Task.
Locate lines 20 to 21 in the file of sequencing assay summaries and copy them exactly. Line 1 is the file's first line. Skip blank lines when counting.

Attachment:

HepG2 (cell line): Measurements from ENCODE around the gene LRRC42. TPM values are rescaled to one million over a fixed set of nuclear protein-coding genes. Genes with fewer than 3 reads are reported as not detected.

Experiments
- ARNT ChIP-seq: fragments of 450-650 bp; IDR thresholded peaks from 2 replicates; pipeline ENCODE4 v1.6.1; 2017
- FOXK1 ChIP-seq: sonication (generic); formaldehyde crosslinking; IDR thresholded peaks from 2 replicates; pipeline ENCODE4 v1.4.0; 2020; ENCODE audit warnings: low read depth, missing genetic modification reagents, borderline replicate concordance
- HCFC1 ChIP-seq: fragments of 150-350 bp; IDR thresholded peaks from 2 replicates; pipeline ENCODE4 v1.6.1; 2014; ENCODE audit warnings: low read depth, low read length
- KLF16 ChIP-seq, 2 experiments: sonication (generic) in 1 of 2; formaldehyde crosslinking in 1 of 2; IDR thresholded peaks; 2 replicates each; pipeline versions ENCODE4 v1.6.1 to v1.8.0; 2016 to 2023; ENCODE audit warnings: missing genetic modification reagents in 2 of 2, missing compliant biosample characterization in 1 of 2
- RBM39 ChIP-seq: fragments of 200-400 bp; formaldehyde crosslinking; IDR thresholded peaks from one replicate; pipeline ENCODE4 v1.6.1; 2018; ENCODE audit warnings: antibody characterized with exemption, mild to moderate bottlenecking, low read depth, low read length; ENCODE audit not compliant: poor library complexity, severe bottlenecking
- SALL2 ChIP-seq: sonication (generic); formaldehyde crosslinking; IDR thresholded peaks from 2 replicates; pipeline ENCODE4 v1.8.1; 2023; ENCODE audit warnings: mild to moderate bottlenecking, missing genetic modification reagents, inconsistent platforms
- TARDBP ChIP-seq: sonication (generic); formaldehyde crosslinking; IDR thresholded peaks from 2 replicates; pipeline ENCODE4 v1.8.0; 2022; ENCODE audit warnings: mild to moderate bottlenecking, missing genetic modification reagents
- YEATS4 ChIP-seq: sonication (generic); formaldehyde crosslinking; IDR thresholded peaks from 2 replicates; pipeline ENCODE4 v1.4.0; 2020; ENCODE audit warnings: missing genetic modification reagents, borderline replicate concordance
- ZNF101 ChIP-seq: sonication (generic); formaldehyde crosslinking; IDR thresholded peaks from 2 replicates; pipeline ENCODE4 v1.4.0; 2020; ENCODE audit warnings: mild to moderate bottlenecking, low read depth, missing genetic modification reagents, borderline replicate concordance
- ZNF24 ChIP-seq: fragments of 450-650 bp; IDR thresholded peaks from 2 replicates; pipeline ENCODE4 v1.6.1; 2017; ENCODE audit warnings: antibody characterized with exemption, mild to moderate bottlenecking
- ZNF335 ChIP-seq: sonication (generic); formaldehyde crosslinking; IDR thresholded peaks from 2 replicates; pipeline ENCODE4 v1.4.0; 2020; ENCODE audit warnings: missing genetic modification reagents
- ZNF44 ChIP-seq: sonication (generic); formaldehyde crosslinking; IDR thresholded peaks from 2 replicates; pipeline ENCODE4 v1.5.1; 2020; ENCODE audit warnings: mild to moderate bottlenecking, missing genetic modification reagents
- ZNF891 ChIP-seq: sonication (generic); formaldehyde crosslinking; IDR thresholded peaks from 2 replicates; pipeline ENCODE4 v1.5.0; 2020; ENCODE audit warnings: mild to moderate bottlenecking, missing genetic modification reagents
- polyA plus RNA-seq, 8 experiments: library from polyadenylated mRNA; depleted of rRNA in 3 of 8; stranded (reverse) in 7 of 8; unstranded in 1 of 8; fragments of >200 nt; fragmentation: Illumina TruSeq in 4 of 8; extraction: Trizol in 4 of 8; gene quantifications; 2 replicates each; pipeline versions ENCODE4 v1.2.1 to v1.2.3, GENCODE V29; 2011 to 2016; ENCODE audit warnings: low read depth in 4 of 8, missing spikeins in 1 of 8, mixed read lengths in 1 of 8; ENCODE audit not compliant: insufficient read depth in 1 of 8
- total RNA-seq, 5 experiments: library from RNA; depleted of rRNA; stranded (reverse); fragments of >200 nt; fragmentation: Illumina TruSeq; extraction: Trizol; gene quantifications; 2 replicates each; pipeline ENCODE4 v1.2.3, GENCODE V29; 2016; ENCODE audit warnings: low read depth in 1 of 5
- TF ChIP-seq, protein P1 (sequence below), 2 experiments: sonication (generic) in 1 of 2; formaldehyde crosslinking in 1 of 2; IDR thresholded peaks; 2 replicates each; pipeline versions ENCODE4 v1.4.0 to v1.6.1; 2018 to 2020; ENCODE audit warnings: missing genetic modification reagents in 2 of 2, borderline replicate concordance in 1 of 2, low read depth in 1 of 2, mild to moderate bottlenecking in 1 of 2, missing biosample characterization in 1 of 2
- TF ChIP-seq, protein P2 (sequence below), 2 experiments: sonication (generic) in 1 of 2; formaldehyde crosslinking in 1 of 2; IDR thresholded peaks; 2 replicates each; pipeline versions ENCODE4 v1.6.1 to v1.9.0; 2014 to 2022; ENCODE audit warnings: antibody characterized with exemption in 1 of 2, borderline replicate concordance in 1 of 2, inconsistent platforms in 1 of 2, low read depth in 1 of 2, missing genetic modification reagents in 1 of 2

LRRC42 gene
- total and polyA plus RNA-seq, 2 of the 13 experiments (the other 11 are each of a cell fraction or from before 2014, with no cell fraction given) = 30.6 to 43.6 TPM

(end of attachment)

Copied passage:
LRRC42 gene
- total and polyA plus RNA-seq, 2 of the 13 experiments (the other 11 are each of a cell fraction or from before 2014, with no cell fraction given) = 30.6 to 43.6 TPM